Finally we note the recent protest letter by over 1800 organisations and individuals regarding the hosting by the NHRC of  the Asia Pacific Form’s 28th Biannual Conference. The NHRC hosting the conference was seen as an attempt to ‘gain credibility after failing to be accredited with an A grade by the Global Alliance of National Human Rights Institutions (GANHRI) in March 2023.’  The letter noted ‘It’s important that the world understand that to fulfil the G-20 rhetoric of being the ‘mother of democracy’ India has to ensure that the human rights guaranteed by the Indian Constitution and the ICCPR and the ICESCR become the patrimony of every citizen. To do that it is of crucial importance that the NHRC take its mandate seriously as an institution which ensures accountability of the state to Part III of the Indian Constitution.’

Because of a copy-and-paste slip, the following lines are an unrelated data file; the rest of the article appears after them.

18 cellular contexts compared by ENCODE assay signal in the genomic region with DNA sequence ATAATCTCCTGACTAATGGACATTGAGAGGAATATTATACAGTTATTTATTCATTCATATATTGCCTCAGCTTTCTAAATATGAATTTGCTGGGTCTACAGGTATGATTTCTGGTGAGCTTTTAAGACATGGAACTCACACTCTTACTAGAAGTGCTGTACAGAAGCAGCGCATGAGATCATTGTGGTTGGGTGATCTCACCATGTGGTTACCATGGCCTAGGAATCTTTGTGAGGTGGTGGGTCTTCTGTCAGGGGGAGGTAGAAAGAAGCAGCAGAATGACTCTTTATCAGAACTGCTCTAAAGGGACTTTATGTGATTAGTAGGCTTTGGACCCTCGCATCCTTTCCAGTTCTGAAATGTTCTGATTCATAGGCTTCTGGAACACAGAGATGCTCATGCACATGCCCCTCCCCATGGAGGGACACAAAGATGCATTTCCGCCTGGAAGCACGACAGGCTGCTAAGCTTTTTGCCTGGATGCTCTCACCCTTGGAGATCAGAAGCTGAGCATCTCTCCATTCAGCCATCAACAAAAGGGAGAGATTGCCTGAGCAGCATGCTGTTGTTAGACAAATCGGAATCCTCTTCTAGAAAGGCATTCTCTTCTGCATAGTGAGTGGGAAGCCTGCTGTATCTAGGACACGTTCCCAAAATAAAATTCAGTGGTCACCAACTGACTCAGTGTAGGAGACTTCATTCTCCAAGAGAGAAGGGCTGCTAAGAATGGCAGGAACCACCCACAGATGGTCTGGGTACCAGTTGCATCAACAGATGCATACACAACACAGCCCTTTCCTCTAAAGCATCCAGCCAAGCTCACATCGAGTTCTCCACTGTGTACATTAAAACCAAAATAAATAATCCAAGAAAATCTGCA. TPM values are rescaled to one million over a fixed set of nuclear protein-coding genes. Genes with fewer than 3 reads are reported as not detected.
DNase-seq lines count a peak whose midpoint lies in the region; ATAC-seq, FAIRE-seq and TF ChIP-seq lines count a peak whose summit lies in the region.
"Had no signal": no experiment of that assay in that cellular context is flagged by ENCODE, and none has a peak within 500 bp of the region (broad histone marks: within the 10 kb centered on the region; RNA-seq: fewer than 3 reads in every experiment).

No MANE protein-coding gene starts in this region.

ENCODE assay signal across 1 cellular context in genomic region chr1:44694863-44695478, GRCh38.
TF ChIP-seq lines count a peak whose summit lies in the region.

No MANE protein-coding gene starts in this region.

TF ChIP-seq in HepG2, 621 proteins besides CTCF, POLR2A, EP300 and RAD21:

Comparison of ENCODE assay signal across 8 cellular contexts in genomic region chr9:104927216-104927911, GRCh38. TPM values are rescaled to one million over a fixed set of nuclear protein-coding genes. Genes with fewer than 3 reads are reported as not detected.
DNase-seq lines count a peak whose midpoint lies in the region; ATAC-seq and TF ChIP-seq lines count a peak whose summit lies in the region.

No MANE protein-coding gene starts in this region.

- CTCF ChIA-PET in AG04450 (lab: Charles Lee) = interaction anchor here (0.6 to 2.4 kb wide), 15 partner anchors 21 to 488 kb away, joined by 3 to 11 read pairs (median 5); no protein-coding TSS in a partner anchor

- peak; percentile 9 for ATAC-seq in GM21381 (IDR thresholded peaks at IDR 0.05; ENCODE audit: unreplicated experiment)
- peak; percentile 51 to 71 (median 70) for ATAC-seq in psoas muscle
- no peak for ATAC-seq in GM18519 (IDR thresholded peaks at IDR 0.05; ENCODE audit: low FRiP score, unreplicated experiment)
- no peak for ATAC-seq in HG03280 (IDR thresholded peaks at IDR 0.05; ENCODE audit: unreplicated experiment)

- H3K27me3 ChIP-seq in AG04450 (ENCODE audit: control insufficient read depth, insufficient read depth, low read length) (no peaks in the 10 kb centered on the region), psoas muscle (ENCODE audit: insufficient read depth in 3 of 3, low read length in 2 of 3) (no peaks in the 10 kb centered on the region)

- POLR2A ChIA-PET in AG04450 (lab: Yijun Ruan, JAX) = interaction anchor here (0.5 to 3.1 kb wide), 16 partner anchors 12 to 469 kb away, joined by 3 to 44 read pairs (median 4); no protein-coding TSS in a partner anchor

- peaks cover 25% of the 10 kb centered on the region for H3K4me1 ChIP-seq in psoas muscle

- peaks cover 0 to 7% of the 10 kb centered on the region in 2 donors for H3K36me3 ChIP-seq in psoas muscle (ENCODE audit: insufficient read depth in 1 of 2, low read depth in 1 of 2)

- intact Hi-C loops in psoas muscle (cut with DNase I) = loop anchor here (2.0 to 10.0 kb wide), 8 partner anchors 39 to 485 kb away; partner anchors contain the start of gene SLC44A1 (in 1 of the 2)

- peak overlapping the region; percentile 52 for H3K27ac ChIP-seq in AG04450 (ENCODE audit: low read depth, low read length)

Every assault on constitutional rights is being met with push back. The violations in Manipur are being kept in the public eye by courageous organisations and  individuals. Danish Ali has received a lot of support both online and offline. The NHRC’s failures have been exposed on a global scale. Udayanidhi Stalin has also received support from constitutionally minded groups.

There  is a need, in fact an urgent need for more people to speak out and act against the threats to the Constitution.